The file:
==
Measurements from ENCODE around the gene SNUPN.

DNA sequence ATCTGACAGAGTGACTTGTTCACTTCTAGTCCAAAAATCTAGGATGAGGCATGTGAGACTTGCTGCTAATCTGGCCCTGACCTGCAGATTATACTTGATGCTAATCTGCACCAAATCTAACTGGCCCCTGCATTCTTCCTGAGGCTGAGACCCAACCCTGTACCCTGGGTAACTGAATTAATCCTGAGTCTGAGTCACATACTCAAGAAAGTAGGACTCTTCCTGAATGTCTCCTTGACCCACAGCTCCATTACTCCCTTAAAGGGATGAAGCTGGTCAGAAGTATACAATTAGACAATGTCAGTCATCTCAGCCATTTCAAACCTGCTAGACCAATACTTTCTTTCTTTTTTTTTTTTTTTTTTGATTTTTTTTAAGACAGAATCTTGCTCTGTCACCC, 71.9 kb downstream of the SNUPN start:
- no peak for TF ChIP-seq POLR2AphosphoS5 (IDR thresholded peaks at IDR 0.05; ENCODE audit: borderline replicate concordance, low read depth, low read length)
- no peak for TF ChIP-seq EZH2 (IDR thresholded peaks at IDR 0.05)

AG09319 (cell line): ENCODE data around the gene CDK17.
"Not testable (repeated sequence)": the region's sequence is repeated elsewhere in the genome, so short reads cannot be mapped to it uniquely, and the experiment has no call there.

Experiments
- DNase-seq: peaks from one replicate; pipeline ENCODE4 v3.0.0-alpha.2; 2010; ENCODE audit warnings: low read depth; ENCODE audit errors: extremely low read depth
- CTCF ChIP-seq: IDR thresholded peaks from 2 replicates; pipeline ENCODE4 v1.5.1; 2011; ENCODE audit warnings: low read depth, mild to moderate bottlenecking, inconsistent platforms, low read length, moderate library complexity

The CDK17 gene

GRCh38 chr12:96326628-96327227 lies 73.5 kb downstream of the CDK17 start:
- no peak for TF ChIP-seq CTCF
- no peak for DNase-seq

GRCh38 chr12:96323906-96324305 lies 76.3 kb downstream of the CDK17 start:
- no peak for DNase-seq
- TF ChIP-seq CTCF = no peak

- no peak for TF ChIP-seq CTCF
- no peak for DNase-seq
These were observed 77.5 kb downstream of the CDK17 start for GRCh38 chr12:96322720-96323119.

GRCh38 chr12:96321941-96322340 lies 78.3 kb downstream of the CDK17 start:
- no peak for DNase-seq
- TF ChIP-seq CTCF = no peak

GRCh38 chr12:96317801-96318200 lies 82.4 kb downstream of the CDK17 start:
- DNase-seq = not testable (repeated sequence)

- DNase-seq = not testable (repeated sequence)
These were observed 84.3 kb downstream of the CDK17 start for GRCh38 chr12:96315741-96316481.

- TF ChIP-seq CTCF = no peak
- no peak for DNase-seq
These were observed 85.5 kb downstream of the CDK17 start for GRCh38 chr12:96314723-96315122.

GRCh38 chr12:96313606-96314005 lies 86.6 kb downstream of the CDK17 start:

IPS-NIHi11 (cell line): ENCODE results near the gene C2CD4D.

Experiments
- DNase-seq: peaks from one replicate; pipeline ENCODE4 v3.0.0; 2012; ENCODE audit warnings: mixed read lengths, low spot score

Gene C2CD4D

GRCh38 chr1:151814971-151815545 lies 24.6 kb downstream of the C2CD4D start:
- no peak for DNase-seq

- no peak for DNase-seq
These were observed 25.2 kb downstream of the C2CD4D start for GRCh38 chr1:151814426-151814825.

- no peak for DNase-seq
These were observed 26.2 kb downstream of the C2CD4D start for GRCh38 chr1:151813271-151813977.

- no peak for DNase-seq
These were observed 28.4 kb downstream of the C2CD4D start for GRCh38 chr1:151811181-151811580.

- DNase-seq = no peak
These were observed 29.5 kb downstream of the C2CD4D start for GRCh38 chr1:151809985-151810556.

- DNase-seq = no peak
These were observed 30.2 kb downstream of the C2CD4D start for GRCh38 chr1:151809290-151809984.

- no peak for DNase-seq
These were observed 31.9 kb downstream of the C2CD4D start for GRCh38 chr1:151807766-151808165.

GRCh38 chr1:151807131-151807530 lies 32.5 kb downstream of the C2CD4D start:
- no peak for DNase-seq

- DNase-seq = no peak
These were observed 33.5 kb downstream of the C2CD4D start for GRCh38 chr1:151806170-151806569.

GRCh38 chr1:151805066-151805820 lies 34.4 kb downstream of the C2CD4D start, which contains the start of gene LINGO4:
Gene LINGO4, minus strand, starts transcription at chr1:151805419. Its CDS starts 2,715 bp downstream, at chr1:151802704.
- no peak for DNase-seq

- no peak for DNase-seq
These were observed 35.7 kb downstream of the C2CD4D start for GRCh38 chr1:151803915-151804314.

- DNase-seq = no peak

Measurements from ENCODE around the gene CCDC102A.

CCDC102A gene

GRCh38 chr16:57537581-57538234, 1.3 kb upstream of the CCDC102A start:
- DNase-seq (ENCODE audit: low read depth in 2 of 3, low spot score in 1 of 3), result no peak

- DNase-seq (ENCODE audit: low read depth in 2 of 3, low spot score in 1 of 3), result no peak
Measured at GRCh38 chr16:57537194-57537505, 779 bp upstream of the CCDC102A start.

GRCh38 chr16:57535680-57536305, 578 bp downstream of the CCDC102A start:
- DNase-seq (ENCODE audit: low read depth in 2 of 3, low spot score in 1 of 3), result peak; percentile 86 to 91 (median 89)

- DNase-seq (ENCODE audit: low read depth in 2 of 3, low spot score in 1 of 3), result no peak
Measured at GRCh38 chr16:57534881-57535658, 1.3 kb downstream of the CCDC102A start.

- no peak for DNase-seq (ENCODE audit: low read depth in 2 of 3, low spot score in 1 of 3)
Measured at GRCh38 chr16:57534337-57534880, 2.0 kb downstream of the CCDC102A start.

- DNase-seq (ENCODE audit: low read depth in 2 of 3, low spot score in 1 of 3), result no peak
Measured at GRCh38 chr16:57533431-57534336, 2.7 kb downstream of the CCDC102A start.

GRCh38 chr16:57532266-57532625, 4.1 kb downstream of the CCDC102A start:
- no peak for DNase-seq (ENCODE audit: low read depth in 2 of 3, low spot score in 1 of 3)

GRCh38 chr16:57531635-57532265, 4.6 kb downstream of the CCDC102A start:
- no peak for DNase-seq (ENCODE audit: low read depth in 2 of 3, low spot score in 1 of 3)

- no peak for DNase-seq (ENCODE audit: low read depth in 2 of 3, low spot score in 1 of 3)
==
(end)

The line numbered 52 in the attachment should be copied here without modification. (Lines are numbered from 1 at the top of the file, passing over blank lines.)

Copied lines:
These were observed 33.5 kb downstream of the C2CD4D start for GRCh38 chr1:151806170-151806569.